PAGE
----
Biodiversity and Conservation

, Volume 17, Issue 14, pp 3327–3339

Habitat monitoring in Europe: a description of current practices

  • Szabolcs Lengyel
  • Eszter Déri
  • Zoltán Varga
  • Roland Horváth
  • Béla Tóthmérész
  • Pierre-Yves Henry
  • Andrej Kobler
  • Lado Kutnar
  • Valerija Babij
  • Andrej Seliškar
  • Chysoula Christia
  • Eva Papastergiadou
  • Bernd Gruber
  • Klaus Henle
Original Paper

DOI: 10.1007/s10531-008-9395-3

Cite this article as:
Lengyel, S., Déri, E., Varga, Z. et al. Biodivers Conserv (2008) 17: 3327. doi:10.1007/s10531-008-9395-3

Abstract

Monitoring of biodiversity at the level of habitats is becoming increasingly common. Here we describe current practices in habitat monitoring based on 150 schemes in Europe. Most schemes were initiated after 1990 in response to EU nature directives or habitat management/restoration actions, with funding mostly from European or national sources. Schemes usually monitor both the spatial distribution and the quality of the habitats, and they frequently collect data on environmental parameters and potential causes of changes. Many schemes are local or regional rather than national or international in scope, and sampling effort varies greatly across spatial and temporal scales. Experimental design is used in half of the schemes, however, data are rarely analysed by advanced statistics. Most schemes require two months or less per year in manpower and are typically run by professionals rather than by volunteers. Estimated salaries plus equipment costs average 650,000 Euro per year per scheme, and add up to 80 million Euros annually. Costs are particularly high for schemes based on European or international law and for schemes funded by European or national sources. Costs are also high in schemes in which sampling sites are selected subjectively rather than based on sampling theory, and in schemes that do not use field mapping or remote sensing to document spatial variation in habitats. Our survey demonstrates promising developments in European habitat monitoring but also underlines the need for better spatial coverage, documentation of spatial variaton, improved sampling design and advanced data analysis. Such improvements are essential if we are to judge progress towards the 2010 biodiversity targets.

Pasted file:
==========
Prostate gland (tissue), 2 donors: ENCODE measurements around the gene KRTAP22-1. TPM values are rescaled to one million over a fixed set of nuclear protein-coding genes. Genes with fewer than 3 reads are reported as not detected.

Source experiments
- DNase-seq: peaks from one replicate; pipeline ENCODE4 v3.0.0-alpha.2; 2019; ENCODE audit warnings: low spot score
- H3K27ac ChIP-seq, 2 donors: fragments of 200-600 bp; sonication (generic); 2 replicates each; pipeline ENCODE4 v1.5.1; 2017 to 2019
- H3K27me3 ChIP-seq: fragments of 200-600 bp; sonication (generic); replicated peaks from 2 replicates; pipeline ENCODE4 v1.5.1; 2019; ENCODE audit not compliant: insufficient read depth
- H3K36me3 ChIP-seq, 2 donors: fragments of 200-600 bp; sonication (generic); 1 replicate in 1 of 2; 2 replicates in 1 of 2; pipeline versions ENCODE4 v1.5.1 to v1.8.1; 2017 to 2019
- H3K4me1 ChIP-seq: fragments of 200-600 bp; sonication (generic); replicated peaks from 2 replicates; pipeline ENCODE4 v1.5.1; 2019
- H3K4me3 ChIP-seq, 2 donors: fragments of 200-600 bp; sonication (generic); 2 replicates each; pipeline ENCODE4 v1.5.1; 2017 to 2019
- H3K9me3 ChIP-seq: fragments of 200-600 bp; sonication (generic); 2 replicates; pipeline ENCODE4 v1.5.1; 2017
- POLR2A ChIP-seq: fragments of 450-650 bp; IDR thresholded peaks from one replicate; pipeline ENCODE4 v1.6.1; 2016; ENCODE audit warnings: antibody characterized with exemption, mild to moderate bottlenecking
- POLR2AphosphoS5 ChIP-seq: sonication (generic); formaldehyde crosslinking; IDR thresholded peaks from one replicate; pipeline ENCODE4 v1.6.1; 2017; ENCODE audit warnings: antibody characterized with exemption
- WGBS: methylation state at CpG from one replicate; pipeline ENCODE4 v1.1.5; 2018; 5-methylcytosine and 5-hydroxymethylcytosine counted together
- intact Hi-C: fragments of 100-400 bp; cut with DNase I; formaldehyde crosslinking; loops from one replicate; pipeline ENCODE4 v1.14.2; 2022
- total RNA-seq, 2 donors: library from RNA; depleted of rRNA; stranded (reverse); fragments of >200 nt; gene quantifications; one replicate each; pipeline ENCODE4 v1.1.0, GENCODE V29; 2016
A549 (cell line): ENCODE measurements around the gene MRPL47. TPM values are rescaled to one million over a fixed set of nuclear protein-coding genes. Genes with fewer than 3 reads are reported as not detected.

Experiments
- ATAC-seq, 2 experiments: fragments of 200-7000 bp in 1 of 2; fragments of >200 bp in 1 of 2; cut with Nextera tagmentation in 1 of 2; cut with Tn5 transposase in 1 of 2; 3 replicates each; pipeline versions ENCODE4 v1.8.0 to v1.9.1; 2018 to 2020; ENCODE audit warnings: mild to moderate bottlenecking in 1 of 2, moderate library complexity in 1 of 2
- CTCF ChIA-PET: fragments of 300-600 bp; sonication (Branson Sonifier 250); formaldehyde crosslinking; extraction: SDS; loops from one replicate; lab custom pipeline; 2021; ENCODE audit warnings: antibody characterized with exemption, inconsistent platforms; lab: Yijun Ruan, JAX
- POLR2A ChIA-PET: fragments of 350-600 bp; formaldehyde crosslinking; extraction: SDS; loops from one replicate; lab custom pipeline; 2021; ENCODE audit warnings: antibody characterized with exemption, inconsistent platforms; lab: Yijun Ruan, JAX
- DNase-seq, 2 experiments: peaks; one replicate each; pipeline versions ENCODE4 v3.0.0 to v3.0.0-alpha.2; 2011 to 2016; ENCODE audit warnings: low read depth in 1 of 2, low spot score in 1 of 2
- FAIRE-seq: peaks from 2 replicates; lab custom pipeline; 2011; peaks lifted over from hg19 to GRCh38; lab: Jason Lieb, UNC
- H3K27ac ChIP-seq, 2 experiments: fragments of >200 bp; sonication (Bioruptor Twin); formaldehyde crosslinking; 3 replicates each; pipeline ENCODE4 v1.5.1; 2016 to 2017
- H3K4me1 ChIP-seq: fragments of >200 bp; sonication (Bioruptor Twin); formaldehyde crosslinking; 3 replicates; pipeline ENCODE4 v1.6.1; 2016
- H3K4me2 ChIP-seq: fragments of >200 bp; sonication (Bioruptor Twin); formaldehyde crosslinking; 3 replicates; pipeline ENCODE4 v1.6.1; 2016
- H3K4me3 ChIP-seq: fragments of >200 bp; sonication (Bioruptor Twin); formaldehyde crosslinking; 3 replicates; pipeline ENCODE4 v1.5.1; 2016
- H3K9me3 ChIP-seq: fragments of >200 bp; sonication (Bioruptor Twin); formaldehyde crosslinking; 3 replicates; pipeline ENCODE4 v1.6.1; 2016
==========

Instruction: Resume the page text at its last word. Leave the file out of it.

Keywords

2010 target Biodiversity research Ecosystem monitoring Habitats Directive Nature conservation 

Copyright information

© Springer Science+Business Media B.V. 2008

Authors and Affiliations

  • Szabolcs Lengyel
    • 1
    • 2
  • Eszter Déri
    • 3
  • Zoltán Varga
    • 3
  • Roland Horváth
    • 3
  • Béla Tóthmérész
    • 1
  • Pierre-Yves Henry
    • 4
  • Andrej Kobler
    • 5
  • Lado Kutnar
    • 5
  • Valerija Babij
    • 6
  • Andrej Seliškar
    • 6
  • Chysoula Christia
    • 7
  • Eva Papastergiadou
    • 7
  • Bernd Gruber
    • 8
  • Klaus Henle
    • 8
  1. 1.Department of EcologyUniversity of DebrecenDebrecenHungary
  2. 2.Department of ZoologyNorth Carolina State UniversityRaleighUSA
  3. 3.Department of Evolutionary Zoology and Human BiologyUniversity of DebrecenDebrecenHungary
  4. 4.UMR 5173 & UMR 7179, Département Écologie et Gestion de la BiodiversitéMuséum National d’Histoire NaturelleParisFrance
  5. 5.Department of Forest EcologySlovenian Forestry InstituteLjubljanaSlovenia
  6. 6.Jovan Hadži Institute of Biology, Scientific Research Centre of Slovenian Academy of Sciences and ArtsLjubljanaSlovenia
  7. 7.Department of BiologyPlant Ecology and Ecosystems Management, University of PatrasPatrasGreece
  8. 8.Department of Conservation BiologyUFZ-Helmholtz Centre for Environmental ResearchLeipzigGermany

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